Saturday 22 October 2016

When approval turned to criticism and blame

Wayne O'Connor documents how the row over Niamh Horan's article on women's rugby unfolded and looks at some of the series of heated statements on the issue on Twitter

Published 17/08/2014 | 02:30

Niamh Horan
Niamh Horan

THE Twittersphere exploded into a frenzy last week as readers took to social media to air their opinions on an article detailing Sunday Independent journalist Niamh Horan's training session with a women's rugby team.

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The morning began with the club featured in the piece voicing their approval of the coverage.

On their Twitter account, Railway Union RFC said: "Great feature on the club in the Indo today, if a tad risqué with a few of the usual stereotypes thrown in! Great…"

There was a similar endorsement on the club's Facebook page but this status was edited an hour later and their original tweet deleted from the club's Twitter account, as public opinion turned against the piece.

Among the first to voice displeasure at the piece was The Irish Times columnist Shane Hegarty. He tweeted: "'You're a woman journo, go play women's rugby.' 'Got it.' 'But we will want every lazy stereotype going.' 'Bingo.'"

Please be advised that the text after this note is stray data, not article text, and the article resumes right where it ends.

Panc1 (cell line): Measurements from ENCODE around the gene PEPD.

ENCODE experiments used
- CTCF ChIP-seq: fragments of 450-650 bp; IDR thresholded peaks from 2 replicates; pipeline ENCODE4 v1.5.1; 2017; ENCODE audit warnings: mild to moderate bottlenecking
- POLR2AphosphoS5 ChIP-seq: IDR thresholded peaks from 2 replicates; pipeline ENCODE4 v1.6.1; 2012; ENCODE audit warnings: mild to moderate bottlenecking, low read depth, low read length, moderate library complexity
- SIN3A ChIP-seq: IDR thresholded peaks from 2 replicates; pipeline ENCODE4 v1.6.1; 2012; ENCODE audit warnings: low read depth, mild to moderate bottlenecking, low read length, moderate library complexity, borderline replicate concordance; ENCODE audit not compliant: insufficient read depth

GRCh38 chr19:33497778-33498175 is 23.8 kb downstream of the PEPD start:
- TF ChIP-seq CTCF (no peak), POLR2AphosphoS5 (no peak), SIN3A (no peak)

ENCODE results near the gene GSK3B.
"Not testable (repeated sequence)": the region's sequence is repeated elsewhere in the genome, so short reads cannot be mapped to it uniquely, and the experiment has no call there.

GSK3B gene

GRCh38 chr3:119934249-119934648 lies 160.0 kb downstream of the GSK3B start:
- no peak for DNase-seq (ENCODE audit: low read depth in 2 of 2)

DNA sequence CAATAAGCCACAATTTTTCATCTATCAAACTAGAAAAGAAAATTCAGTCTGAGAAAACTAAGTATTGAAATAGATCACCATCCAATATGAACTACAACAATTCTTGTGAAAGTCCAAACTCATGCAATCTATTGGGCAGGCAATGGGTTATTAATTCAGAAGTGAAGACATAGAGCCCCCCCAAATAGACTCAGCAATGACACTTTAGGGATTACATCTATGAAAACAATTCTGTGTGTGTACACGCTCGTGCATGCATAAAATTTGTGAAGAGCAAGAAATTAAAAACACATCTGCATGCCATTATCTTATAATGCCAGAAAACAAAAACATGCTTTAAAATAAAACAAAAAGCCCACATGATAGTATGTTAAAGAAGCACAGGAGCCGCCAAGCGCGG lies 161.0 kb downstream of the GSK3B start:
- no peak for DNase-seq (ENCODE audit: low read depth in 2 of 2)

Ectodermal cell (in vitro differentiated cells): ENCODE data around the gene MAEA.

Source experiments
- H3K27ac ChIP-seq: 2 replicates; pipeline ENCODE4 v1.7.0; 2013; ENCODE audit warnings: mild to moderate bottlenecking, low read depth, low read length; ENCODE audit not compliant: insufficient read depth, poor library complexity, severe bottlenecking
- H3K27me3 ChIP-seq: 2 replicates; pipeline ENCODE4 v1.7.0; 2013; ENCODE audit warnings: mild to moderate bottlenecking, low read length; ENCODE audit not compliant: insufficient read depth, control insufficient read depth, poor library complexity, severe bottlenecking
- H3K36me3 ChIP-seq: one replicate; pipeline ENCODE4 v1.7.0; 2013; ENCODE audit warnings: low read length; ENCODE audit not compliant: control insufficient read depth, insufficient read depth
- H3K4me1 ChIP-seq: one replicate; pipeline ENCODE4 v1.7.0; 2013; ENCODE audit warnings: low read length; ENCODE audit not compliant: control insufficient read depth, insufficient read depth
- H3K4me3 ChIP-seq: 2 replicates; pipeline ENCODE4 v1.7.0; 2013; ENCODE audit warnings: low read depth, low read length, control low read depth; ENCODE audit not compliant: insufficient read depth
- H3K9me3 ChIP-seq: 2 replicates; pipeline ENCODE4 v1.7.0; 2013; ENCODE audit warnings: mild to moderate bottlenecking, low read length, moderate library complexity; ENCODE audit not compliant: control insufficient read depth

His colleague Donald Clarke criticised the language in the piece and Una Mullally branded it a disgrace.

Clarke said: "These are not butch, beer-swilling, men-hating women. But we still managed to use those words," he said.

Mullally then stated that Railway Union RFC had done themselves a disservice by endorsing the article.

Later, Railway Union RFC said that they took part in the piece at the request of the IRFU and released a statement on Facebook saying: "We are disappointed that what could have been a hugely positive article promoting women's rugby in Ireland, at a time of such achievement internationally, has been reduced to stereotyping.

"The article in no way reflects our sport, its values and the values of our club and our members. Our club's primary goal is always the promotion of rugby, regardless of gender, and we support all teams in the club equally."

They then tweeted denying that they had endorsed the article.

Una Mullally welcomed the fact that the club made attempts to disassociate themselves with the article.

"Good to see @RFCRailwayUnion now address and distance itself from unhelpful stereotyping of women's rugby by the Sindo," she said.

Eventually the pendulum swung the other way. Human rights activist Cora Sherlock said: "Next time @Niamh Horan should collect approved quotes & feed them to her interviewees to keep everyone happy. Who needs a different opinion?"

The jokes that typify any social media discussion followed as Horan was blamed for Ireland's World Cup defeat to England, before Ross O'Carroll-Kelly called the reaction to the piece excessive.

He tweeted: "Yes, it's possible to be a fan of women's rugby AND think the reaction to @NiamhHoran's piece was ridiculously over the top. Calling it."

Sunday Independent

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